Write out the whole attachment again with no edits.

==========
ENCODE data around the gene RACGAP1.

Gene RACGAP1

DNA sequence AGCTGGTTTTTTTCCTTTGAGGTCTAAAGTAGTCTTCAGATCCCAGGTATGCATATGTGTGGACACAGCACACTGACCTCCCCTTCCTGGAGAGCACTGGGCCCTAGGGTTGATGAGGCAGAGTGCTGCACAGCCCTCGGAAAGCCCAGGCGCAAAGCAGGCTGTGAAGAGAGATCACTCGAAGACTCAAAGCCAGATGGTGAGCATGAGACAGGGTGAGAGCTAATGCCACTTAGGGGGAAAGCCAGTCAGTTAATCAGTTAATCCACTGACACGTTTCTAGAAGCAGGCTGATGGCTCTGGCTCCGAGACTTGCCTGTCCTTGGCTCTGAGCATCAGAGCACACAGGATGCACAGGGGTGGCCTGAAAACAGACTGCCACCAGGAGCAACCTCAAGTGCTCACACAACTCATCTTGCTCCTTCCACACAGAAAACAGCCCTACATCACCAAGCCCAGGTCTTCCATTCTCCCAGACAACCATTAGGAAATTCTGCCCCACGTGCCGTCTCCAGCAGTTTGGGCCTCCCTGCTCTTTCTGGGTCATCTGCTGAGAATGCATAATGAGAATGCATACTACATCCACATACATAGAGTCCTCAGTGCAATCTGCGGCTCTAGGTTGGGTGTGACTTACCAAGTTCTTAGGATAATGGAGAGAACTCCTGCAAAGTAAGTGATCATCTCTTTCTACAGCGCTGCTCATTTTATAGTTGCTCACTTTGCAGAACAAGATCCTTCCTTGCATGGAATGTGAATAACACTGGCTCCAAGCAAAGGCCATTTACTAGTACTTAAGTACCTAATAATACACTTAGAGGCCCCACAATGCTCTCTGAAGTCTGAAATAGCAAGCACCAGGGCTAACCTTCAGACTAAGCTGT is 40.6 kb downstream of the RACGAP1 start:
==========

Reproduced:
ENCODE data around the gene RACGAP1.

Gene RACGAP1

DNA sequence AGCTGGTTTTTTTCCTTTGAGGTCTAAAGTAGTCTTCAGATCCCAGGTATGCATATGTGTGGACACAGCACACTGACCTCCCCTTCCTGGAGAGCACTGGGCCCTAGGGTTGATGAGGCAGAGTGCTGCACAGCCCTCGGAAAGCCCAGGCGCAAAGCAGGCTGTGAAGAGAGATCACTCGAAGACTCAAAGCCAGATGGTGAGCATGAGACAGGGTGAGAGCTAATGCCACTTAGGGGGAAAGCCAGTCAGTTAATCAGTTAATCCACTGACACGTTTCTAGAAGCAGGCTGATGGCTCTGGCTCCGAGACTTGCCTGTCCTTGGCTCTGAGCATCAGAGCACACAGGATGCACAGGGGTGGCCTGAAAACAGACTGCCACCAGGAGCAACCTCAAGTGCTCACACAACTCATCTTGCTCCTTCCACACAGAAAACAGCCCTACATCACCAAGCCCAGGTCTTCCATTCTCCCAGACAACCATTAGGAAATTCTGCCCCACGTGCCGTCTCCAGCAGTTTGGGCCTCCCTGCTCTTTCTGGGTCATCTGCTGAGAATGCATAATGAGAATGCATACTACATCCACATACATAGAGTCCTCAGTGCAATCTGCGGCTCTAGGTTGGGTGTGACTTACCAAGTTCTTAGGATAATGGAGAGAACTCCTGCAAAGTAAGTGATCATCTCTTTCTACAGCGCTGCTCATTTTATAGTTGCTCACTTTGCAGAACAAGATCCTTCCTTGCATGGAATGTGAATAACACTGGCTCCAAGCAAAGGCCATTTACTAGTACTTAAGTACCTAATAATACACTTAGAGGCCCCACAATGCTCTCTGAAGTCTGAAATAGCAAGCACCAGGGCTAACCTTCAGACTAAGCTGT is 40.6 kb downstream of the RACGAP1 start: